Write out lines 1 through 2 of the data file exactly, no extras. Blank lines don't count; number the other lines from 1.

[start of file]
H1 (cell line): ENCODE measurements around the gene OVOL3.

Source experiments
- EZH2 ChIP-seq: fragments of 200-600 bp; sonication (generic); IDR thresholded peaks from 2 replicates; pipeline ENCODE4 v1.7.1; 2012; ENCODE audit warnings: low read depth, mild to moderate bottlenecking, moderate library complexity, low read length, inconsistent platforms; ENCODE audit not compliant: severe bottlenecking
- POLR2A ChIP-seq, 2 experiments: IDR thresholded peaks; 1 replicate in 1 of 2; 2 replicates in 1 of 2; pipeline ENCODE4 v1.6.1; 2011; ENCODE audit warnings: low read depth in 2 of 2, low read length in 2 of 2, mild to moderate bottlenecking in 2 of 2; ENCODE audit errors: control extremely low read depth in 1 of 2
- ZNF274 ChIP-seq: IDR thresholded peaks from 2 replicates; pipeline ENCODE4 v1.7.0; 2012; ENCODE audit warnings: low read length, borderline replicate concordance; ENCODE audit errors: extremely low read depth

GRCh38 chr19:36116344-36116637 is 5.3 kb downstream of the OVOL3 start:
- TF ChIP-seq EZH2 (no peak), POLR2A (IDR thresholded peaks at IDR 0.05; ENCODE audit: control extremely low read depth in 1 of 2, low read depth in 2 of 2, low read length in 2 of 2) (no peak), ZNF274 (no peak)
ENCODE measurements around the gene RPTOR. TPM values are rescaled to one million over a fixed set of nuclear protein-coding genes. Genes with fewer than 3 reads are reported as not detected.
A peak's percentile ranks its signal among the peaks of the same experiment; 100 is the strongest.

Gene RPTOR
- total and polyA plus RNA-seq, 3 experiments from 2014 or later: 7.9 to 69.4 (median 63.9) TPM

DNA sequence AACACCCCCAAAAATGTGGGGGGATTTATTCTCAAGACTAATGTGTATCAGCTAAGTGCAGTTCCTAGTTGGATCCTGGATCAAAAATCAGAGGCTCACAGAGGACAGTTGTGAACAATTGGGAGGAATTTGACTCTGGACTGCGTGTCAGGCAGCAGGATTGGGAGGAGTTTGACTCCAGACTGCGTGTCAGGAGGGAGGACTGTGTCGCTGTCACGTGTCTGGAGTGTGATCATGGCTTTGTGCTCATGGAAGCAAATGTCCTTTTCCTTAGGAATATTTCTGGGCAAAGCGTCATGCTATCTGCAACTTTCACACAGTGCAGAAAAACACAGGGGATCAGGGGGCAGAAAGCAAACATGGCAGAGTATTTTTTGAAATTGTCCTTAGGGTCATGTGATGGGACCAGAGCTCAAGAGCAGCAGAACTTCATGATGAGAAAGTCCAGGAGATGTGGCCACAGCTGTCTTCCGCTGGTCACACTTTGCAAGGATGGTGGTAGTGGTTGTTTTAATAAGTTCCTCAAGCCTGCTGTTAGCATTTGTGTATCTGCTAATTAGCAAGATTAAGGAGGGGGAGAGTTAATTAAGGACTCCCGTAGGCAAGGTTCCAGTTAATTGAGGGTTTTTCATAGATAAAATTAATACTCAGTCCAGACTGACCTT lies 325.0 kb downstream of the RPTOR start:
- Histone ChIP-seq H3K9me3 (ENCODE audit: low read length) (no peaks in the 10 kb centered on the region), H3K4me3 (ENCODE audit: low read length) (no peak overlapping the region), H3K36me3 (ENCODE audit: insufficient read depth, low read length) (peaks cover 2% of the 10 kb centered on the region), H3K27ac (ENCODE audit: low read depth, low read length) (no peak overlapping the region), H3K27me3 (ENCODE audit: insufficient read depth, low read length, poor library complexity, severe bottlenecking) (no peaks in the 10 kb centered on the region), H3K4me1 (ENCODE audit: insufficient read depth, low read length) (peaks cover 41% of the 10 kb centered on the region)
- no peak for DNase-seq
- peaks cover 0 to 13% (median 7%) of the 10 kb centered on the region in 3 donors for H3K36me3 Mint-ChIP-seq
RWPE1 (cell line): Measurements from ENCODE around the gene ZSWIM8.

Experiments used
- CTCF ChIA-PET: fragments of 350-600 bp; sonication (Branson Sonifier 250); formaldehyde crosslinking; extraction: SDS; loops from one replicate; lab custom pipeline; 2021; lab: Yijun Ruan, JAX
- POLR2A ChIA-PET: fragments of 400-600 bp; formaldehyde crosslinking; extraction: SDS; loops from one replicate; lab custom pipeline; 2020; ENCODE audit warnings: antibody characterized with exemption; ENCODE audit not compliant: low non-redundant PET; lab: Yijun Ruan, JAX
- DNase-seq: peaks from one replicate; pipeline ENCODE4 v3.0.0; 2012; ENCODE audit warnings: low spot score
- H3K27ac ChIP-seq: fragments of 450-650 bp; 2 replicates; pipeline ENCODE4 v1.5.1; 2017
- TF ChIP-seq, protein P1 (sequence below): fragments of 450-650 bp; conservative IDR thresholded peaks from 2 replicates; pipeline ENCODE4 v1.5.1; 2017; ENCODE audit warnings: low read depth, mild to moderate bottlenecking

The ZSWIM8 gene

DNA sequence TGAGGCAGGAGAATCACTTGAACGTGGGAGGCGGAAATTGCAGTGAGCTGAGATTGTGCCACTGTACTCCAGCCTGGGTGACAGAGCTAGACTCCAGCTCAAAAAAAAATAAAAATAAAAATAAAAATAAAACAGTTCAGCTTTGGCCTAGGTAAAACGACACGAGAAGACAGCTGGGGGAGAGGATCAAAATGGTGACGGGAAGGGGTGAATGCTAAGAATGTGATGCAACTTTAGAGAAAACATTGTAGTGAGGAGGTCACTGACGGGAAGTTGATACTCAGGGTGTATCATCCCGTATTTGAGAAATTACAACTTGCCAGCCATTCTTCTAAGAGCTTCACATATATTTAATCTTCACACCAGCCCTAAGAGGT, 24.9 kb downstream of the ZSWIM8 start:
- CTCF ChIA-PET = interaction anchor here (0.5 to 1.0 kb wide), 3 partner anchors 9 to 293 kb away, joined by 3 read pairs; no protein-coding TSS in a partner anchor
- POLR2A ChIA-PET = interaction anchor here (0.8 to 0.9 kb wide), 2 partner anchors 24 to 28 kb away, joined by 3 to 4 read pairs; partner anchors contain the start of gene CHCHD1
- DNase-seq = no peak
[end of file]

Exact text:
H1 (cell line): ENCODE measurements around the gene OVOL3.

Source experiments